By Cait Etherington October 31, 2017
When most people think about eLearning, they think about the young. In actual fact, however, there is evidence that eLearning holds great potential to transform older adults’ lives and to even have far-reaching health benefits. This is because retirees not only have much to gain from taking courses online but also from teaching them and serving as online course mentors.
To appreciate why the link between eLearning and the elderly matters one need only consider the numbers. According to data published by the United Nations in World Population Prospects: the 2017 Revision, older persons (those aged 60 years or over) are expected to more than double by 2050 and to more than triple by 2100. Indeed, in nations around the world, older people are the fastest growing segment of the population. The number of people 60 years of age and older is expected to rise from 962 million globally in 2017 to 2.1 billion in 2050 and 3.1 billion in 2100.
In a recent post on the Association of Talent Development blog, Annabelle Reitman observed, “Mature workers—generally defined as workers over age 50 to 55—have experience and skills developed and sharpened from many years of being employed. Retaining talented mature workers—and recruiting new ones—is simply good business for most organizations.” Reitman adds, “A survey conducted in 2013 by AARP discovered that more than a quarter of U.S. adults ages 45 to 74 want to work part time for the enjoyment of it, with nearly as many for the income.” Of course, not all workers, especially not those in their late 60s to mid 70s want to be on site everyday. With eLearning, organizations can put older workers in key training roles without requiring them to necessarily work on-site on a daily basis. By doing this, they are maximizing the potential of older employees.
However, other recent studies suggest that the elderly may also be able to play a key role in supporting other types of online course development. In one study, Tharindu Rekha Liyanagunawardena and colleagues concluded, “Course providers could use the expertise/experience of elderly learners in other ways; for example, giving elderly learners the opportunity to co-create community courses by providing an open space for discussions and collaborations.”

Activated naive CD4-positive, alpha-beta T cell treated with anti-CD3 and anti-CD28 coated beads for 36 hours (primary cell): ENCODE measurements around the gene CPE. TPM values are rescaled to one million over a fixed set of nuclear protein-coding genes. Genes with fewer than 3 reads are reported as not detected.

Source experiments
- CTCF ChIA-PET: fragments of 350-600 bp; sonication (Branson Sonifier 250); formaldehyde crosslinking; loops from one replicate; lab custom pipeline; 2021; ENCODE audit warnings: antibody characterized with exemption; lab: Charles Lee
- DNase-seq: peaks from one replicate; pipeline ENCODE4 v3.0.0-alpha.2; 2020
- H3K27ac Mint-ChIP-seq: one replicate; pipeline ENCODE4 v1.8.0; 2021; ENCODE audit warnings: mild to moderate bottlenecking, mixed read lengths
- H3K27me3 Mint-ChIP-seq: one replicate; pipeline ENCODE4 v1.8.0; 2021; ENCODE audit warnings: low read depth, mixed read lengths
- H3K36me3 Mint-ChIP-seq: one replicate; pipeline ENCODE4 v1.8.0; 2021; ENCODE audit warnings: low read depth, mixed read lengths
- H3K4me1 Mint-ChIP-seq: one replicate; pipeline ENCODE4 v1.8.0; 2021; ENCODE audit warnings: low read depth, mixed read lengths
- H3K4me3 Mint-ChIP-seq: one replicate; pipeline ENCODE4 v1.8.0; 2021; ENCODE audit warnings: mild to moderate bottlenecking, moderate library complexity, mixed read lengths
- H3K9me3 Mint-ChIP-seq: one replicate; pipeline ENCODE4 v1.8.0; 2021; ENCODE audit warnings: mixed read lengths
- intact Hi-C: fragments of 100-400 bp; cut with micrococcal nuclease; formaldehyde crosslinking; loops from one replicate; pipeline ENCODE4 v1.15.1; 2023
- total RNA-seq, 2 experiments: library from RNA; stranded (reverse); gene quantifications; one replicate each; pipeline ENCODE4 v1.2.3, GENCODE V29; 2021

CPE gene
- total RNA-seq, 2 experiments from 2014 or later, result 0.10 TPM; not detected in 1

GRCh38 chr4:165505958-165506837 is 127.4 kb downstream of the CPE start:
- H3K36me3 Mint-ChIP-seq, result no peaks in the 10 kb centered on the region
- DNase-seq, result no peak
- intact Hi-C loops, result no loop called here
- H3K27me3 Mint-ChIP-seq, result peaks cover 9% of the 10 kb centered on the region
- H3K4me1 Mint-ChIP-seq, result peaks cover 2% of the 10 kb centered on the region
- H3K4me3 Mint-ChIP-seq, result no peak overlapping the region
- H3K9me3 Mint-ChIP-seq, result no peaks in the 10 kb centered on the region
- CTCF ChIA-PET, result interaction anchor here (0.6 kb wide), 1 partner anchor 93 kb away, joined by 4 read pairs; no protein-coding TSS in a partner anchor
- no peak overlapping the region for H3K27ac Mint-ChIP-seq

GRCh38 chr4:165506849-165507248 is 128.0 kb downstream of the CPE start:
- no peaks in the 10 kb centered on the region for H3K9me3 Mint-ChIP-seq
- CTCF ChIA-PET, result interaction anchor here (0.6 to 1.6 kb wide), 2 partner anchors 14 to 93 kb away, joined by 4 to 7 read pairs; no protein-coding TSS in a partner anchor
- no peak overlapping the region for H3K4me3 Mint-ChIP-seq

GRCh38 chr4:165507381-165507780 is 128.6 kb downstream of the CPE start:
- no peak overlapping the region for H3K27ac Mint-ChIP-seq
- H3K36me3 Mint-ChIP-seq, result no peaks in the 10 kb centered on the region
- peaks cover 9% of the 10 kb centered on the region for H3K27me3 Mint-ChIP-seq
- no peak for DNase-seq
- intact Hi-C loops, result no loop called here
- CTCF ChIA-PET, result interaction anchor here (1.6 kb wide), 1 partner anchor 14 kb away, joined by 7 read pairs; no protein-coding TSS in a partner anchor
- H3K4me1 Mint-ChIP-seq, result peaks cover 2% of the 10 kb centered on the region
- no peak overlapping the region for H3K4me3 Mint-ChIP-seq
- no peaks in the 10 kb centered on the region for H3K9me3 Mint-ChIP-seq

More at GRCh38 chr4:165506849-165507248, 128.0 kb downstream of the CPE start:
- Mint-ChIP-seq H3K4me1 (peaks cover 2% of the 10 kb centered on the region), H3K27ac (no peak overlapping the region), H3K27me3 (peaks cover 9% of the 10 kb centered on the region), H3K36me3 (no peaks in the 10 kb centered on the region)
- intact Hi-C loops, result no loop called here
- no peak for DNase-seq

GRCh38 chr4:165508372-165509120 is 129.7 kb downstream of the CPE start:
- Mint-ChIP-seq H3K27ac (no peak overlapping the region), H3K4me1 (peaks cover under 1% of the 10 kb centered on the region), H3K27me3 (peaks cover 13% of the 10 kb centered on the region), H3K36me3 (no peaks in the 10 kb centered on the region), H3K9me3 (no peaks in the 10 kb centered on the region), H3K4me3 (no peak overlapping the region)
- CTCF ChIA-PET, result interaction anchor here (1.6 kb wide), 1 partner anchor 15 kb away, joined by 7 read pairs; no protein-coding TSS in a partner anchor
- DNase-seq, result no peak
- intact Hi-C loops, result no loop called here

A 2017 study by Tatiana G. Bekisheva, Natalia A. Kovalenko, and Gayane A. Gasparyan found that eLearning can have positive socio-emotional impacts: “Lifelong education enables older people to gain self-confidence, show their creativity, and share their skills and experience. And this is certainly valuable. Adult Education in the retirement age is not intended on obtaining profession and future employment. Here an important role is played by the moral support of people who have reached the retirement age, reducing the risk of social exclusion of older adults in society, achieving mutual understanding between the generations.” They add, “E-learning for older adults is a prerequisite for lifelong education, regardless of their physical condition and place of residence.”
eLearning has also been shown to support older adults’ social connections in key ways. In a 2017 study by Tharindu Rekha Liyanagunawardena and colleagues found, “Research on Internet use and loneliness in older adults has shown promise for the use of online communication to tackle loneliness.”
Perhaps one of the most compelling reasons to embrace eLearning for older adults is related to the potential cognitive benefits. There is already a growing body of research that suggests that older adults who play video games are less likely to experience memory loss. A recent study by UCSD researcher, Elizabeth M. Zelinski, for example, emphasizes, “There is great potential for digital action games originally developed for the entertainment of young adults to produce cognitive benefits in older adults.” Zelinski also observes, “Games are relatively inexpensive, without the side effects of medications. In addition, games are inherently enjoyable, and may yield greater compliance than other kinds of beneficial interventions because they are fun.” Zelinski, to be clear, is only one of the many researchers currently researching the neuroscience of games and their impact on older adults.
While the impact of eLearning on older adults’ cognitive abilities is yet to be fully explored, there is optimism that elearning, like gaming, may hold cognitive benefits. Combined with the already established social and professional benefits of eLearning, there is hope that eLearning will play an increasingly important role in older people’s lives over the coming decades.